Cult leader’s trail of lies
Sep. 13, 2006
ReligionNewsBlog.com • Tuesday September 12, 2006
HELIDON – cult leader Debra Geileskey has been allegedly travelling on a false passport claiming to be a diplomat from a fictitious country called Caledonia Australis.
The sect leader, who attracted followers by claiming to receive messages from the Virgin Mary and Jesus Christ, allegedly had postage stamps issued from the fictitious country and used them to successfully send mail to the US.
Academic Mike Garde, who has been studying Geileskey’s Magnificat Meal Movement for a PhD, claims Geileskey has also been caught running a gold investment scam. As well she had allegedly presented promissory notes amounting to more than $530 million to a New Jersey bank to establish Caledonia Australis, but the notes were determined to be not negotiable.
Mr Garde said his research showed Geileskey was forced by a court to pay a wealthy former follower $680,000 loaned to her for a property purchase after the cult leader initially refused to repay it.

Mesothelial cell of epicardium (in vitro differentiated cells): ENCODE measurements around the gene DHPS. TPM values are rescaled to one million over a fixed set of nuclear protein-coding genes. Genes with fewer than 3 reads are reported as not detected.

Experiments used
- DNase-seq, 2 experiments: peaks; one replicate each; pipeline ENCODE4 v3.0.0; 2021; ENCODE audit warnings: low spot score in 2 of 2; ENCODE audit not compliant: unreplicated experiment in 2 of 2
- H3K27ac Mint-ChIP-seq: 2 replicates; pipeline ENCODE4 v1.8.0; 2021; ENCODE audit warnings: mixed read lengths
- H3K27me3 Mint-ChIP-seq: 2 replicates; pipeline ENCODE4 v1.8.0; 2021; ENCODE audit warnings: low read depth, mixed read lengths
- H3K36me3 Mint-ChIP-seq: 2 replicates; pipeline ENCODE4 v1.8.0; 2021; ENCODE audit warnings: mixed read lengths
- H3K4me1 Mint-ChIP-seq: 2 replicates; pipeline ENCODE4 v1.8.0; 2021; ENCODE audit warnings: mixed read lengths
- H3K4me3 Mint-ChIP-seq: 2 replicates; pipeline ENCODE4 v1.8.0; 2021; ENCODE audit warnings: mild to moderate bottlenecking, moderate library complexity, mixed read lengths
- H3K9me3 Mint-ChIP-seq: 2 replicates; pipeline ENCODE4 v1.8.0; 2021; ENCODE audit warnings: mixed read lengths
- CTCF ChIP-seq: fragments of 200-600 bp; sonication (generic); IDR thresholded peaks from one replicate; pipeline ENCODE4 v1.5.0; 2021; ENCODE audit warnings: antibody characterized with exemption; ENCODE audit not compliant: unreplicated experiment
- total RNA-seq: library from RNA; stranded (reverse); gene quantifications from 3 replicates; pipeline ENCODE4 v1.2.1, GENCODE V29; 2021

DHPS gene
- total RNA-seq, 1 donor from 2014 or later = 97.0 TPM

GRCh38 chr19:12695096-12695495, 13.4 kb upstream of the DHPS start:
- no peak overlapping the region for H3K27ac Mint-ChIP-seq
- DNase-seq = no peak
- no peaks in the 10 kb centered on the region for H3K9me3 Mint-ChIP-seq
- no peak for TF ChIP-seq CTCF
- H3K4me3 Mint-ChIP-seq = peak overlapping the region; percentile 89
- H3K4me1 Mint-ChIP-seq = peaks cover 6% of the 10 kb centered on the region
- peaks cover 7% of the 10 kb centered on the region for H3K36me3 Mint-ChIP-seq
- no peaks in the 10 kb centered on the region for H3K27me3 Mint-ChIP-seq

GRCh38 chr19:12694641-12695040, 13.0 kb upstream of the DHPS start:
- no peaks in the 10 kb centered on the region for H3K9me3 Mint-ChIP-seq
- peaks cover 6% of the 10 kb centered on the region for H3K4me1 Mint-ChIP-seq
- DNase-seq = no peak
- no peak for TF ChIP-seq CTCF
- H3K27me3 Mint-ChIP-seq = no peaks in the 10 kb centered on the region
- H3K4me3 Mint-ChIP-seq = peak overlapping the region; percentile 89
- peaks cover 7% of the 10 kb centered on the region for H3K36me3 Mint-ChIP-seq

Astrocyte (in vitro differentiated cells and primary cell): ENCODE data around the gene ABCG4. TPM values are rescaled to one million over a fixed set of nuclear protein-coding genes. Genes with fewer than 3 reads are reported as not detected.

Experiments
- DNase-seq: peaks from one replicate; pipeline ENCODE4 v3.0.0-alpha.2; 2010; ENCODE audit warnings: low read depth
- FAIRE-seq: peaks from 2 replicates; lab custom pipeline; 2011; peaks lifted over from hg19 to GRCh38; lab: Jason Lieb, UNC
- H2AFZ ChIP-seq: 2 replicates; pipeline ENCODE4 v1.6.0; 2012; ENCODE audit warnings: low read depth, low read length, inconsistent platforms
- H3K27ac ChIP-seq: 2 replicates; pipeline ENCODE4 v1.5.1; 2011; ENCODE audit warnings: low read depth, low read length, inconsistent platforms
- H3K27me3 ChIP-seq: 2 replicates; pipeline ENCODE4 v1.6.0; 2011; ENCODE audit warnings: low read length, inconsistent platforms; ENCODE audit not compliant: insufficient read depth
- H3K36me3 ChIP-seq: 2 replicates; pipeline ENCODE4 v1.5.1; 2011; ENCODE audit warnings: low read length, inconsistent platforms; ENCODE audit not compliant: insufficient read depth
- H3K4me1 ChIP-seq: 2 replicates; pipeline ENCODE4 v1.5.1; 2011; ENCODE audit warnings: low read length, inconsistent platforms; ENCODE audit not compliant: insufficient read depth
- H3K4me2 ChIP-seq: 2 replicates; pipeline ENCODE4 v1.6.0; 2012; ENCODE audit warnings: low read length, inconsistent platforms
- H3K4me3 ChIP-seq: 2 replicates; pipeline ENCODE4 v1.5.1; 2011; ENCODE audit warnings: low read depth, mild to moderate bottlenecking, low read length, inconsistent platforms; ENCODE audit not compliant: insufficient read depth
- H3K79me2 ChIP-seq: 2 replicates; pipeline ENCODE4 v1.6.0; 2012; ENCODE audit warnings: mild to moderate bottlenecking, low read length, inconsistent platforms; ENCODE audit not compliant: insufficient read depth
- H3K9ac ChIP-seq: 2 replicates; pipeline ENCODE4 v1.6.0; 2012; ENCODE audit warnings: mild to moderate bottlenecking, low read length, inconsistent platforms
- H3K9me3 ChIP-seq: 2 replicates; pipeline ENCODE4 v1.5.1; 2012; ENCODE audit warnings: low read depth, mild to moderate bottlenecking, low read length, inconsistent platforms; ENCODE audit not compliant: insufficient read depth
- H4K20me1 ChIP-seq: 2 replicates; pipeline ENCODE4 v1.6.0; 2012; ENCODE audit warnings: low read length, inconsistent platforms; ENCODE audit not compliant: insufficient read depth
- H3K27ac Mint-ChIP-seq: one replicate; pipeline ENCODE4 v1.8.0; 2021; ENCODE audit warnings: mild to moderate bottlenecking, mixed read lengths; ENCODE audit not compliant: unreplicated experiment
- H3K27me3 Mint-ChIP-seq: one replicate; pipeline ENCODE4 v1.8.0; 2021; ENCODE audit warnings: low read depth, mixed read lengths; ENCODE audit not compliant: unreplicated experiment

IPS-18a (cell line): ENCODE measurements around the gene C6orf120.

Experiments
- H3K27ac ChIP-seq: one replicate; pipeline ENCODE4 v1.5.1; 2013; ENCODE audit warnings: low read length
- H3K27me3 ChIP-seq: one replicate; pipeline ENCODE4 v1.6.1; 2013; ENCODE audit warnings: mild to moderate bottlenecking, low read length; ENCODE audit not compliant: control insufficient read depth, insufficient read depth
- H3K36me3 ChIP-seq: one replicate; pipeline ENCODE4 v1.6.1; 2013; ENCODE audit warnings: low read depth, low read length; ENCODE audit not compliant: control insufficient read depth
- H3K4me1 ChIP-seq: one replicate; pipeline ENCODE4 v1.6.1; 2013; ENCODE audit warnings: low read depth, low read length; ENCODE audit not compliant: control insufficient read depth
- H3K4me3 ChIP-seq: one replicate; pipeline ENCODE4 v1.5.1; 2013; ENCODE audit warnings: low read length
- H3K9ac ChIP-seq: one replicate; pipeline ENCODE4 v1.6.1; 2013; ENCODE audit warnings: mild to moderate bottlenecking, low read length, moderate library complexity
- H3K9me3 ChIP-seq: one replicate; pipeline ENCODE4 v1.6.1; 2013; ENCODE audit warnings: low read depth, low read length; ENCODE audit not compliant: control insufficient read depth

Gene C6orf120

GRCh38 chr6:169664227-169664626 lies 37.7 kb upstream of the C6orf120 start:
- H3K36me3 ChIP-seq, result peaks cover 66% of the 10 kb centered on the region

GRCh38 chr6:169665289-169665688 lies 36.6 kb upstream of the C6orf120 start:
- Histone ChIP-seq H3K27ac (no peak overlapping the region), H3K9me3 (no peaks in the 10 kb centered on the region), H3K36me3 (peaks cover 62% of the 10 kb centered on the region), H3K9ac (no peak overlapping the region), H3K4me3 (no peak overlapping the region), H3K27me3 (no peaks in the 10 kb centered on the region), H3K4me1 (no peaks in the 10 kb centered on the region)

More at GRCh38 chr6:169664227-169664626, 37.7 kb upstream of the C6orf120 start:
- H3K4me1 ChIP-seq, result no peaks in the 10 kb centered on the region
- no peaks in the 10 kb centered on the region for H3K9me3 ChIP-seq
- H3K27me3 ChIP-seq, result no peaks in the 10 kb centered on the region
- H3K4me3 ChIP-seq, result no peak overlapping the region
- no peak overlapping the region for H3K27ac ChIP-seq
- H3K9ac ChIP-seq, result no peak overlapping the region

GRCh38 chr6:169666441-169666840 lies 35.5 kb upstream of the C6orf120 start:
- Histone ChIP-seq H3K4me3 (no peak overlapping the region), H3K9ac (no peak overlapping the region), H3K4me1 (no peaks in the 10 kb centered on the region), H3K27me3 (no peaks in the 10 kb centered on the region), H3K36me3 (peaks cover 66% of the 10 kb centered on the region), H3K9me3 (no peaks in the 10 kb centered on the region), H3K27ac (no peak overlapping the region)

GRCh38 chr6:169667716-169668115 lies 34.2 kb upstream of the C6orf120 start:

Claire Mansour, of Beverley Hills in the US, filed a law suit against Geileskey in 2004 to recover the money.
The Helidon woman came to public attention in the 1990s when she moved to Toowoomba and attracted followers to her movement by claiming to receive messages from the Virgin Mary and Jesus Christ. Hundreds of Catholics from around Queensland moved to her Helidon headquarters in a former convent.
At the height of her popularity, 400 people gathered for monthly services.
Many followers abandoned the cult after her husband Gordon Geileskey labelled her a fake.
In her home shire of Gatton, authorities have cracked down on the MMM, selling off five properties belonging to cult members because of rates arrears of at least three years.
Council finance and administration director Derek Sellers said the land owners had claimed to have copyrighted their names and, in response to rates notices, had demanded large sums of money for breach of copyright.
Neighbours of Geileskey, Hank and Judy Deucker, said they hoped Australian authorities would now investigate the cult leader’s business affairs.
But they were sceptical the latest revelations would persuade followers to leave because they appeared to have been brainwashed.
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